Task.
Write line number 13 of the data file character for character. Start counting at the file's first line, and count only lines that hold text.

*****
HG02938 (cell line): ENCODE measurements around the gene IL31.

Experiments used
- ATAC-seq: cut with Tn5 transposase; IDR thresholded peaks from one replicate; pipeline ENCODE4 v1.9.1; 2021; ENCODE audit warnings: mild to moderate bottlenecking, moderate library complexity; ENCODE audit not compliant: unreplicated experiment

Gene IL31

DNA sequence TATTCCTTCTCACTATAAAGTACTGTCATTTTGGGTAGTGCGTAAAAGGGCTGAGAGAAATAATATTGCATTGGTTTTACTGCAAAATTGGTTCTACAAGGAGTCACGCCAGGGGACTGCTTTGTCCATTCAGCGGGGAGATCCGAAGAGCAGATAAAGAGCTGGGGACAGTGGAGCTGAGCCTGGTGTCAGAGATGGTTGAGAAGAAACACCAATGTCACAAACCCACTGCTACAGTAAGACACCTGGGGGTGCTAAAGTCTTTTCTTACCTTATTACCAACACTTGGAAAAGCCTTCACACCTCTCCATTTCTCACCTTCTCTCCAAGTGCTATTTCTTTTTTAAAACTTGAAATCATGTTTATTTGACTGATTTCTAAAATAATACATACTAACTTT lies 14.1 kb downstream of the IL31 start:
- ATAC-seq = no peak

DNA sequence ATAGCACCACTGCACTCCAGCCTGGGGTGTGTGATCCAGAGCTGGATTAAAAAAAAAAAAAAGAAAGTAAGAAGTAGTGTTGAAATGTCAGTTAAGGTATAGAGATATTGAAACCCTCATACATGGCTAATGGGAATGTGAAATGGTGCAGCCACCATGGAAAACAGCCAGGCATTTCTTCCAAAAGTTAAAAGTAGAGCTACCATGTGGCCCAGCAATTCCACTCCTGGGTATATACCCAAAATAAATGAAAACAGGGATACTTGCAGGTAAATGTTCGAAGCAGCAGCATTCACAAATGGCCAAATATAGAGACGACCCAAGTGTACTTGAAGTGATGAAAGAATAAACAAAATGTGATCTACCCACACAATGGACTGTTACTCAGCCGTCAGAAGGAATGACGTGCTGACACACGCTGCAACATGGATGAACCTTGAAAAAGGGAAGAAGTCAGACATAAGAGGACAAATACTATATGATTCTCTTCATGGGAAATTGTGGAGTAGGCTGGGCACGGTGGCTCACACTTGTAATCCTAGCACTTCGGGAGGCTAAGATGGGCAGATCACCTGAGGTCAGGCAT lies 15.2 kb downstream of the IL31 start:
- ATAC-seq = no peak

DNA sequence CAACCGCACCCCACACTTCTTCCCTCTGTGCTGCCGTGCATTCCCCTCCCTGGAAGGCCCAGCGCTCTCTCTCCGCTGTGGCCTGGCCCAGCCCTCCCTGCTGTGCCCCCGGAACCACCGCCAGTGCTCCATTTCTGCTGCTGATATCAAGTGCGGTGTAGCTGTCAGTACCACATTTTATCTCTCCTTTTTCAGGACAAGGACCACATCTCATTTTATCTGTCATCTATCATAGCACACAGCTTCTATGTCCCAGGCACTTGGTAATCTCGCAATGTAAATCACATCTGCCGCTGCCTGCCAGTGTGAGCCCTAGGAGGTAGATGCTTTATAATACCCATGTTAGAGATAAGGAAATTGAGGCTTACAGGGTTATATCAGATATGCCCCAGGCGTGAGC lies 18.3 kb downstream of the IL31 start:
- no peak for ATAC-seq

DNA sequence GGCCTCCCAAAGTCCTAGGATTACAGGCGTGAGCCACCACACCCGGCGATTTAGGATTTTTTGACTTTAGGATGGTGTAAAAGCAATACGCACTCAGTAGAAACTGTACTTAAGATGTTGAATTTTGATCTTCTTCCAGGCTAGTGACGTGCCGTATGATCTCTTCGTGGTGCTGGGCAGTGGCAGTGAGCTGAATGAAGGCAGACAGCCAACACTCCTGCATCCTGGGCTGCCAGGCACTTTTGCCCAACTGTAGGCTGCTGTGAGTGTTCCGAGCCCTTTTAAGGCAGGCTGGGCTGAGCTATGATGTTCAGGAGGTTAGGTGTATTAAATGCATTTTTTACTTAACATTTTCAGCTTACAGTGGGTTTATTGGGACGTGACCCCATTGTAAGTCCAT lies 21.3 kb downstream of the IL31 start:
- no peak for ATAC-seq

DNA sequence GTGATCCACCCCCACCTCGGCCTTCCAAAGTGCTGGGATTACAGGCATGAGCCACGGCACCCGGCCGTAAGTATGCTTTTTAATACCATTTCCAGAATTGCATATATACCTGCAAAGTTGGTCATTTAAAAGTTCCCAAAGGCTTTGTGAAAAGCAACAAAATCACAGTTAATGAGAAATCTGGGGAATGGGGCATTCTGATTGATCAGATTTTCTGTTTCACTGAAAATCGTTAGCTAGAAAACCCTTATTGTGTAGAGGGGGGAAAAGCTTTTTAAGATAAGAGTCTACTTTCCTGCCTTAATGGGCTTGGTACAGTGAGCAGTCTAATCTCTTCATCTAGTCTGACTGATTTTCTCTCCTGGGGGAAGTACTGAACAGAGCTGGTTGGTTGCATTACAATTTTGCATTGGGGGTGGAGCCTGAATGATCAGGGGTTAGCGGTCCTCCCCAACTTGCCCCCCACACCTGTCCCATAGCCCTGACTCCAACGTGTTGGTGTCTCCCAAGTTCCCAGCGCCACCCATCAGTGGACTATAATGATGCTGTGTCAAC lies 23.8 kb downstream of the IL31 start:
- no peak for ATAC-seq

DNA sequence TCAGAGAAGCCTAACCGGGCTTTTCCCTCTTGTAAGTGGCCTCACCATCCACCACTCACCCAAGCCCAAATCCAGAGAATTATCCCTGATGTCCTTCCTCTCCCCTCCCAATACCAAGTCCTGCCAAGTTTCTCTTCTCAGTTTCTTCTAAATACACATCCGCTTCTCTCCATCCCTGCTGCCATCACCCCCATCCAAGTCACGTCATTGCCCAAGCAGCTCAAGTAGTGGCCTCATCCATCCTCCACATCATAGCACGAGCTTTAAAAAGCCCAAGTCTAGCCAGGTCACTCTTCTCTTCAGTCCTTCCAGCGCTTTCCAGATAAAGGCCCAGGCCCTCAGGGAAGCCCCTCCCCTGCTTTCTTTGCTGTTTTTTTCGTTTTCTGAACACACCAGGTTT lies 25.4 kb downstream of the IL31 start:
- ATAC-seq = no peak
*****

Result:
DNA sequence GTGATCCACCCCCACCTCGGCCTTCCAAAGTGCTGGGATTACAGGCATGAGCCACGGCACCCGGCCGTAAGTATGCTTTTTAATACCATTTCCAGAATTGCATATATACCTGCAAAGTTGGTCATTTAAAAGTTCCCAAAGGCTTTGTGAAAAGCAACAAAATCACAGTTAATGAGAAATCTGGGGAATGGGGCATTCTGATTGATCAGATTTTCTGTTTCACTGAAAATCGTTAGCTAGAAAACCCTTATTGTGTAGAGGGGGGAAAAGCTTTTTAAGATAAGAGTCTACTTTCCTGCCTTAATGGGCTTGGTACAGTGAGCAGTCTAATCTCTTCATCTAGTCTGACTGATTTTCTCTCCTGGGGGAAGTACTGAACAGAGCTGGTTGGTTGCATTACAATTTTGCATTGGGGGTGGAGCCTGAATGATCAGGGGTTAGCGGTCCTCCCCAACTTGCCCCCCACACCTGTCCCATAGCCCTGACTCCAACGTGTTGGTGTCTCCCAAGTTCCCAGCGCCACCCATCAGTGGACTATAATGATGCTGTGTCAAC lies 23.8 kb downstream of the IL31 start: